View Full Version : NPS 160 Quickload

Sara P
24-Mar-2006, 12:11
Going to be shooting NPS 160 next week in my Toyo 4x5...I read here on other posts that people rate it at ISO 100...I was wondering, if
I shoot it at that ISO does my lab still process it at normal?

Ron Marshall
24-Mar-2006, 12:51
The main reason for overexposing color negative film is to assure that sufficient shadow detail is captured. It should be processed normally.

David Roossien
24-Mar-2006, 12:53
Yes. You expose more, the lab develops normally.

Eric Rose
24-Mar-2006, 14:02
It's best to do your own tests. To just go ahead and set the asa to 100 because others are doing it is a waste of time and film IMHO. Thru experience I rate the asa of NPS at various rates based on the subject matter and lighting.

You main find like me that 160 is just fine for most situations. A lot of it boils down to how you meter, or which way your meter is biased if at all.

Kirk Gittings
24-Mar-2006, 16:45
After years of testing all the so called "160" speed color negative films and found them consistently to be closer to 100, I quite testing unless a new design is introduced. As it stands, I have shot NPS, Pro 160 S and all the "160" speed color negative films from Fuji and Kodak at asa 100 for twenty+ years now. I also worked at a color lab printing C-41 and nothing printed (or now scans) as well as a properly exposed asa 100 rated 160 color neg. Prints from the films rated at 160 consistently have poor shadow detail and weak blacks because these films are really slower than they are rated.

Danny Burk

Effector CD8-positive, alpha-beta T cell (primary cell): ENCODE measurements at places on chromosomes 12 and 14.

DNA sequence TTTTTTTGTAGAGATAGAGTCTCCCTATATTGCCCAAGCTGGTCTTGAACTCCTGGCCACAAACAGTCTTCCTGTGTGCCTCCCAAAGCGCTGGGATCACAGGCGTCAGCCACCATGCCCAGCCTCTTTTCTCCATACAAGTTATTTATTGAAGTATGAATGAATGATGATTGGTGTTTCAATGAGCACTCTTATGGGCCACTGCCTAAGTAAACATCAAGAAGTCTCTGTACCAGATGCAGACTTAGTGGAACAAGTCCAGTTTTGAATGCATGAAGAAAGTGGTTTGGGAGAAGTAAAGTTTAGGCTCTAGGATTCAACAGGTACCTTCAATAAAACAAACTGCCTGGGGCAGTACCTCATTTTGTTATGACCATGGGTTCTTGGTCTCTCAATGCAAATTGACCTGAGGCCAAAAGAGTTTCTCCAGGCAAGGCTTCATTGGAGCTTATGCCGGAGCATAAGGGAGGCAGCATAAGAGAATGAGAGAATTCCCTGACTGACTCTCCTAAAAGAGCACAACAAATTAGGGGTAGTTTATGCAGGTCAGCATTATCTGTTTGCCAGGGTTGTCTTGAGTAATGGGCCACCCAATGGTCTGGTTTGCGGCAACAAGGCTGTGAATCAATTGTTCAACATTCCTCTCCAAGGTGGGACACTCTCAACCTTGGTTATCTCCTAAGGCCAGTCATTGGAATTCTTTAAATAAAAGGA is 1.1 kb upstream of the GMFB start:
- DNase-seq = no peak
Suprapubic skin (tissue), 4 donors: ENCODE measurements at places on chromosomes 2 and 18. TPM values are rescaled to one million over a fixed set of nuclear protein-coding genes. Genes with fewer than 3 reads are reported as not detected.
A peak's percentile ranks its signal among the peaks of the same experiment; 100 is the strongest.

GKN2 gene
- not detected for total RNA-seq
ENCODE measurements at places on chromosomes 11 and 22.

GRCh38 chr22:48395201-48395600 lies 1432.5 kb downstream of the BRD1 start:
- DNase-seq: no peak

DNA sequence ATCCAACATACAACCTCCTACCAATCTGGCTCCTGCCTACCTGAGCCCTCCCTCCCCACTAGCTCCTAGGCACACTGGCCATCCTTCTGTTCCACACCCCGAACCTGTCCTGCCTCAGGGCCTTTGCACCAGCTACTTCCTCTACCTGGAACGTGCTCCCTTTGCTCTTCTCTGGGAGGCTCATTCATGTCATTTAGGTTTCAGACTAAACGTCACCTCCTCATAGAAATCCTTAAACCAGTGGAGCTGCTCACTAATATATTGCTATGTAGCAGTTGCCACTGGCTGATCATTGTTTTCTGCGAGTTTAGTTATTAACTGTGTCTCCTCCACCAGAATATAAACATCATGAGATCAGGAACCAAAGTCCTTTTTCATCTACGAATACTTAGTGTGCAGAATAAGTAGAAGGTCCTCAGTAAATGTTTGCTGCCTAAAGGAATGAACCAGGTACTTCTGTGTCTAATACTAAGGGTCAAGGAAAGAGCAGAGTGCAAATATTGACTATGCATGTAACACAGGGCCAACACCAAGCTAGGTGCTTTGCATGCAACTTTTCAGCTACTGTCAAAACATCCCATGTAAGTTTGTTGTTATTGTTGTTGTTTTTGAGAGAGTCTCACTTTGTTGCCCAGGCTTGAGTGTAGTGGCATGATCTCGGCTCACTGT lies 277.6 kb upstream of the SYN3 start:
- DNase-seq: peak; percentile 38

24-Mar-2006, 17:04
I'm in the "rate it at 100" camp. I tried it once at 160, it proved insufficient, and 100 has worked very well ever since.

Danny www.dannyburk.com (http://www.dannyburk.com)

Armin Seeholzer
25-Mar-2006, 04:17
I'm rate all at 125 ASA the 160 ASA and the 400 ASA at 320 ASA. Its how it works for me best!

Good luck, Armin

Kirk Gittings
25-Mar-2006, 13:09
For pro commercial photographers, rating the film at 100 has another benefit, it then matches 100 speed Polaroid and you do not have to interpolate exposures from test to real film.

Sara P
26-Mar-2006, 14:41
Thanks for the replies guys...really appreciate it...Rating it at 100 will be helpful as I am using polaroid for testing the shots...

Clay Turtle
10-Apr-2006, 06:39
It is commonly accepted practice to expose at a slower film speed than given with negative film. This was commonly done with the guise that the rate given was higher than the actual or working ASA (ISO).

Acually, overexposing by a 1/3 of a stop results in higher saturation which is basically what the manufactures finally did & produced as high saturation or intense color saturated films.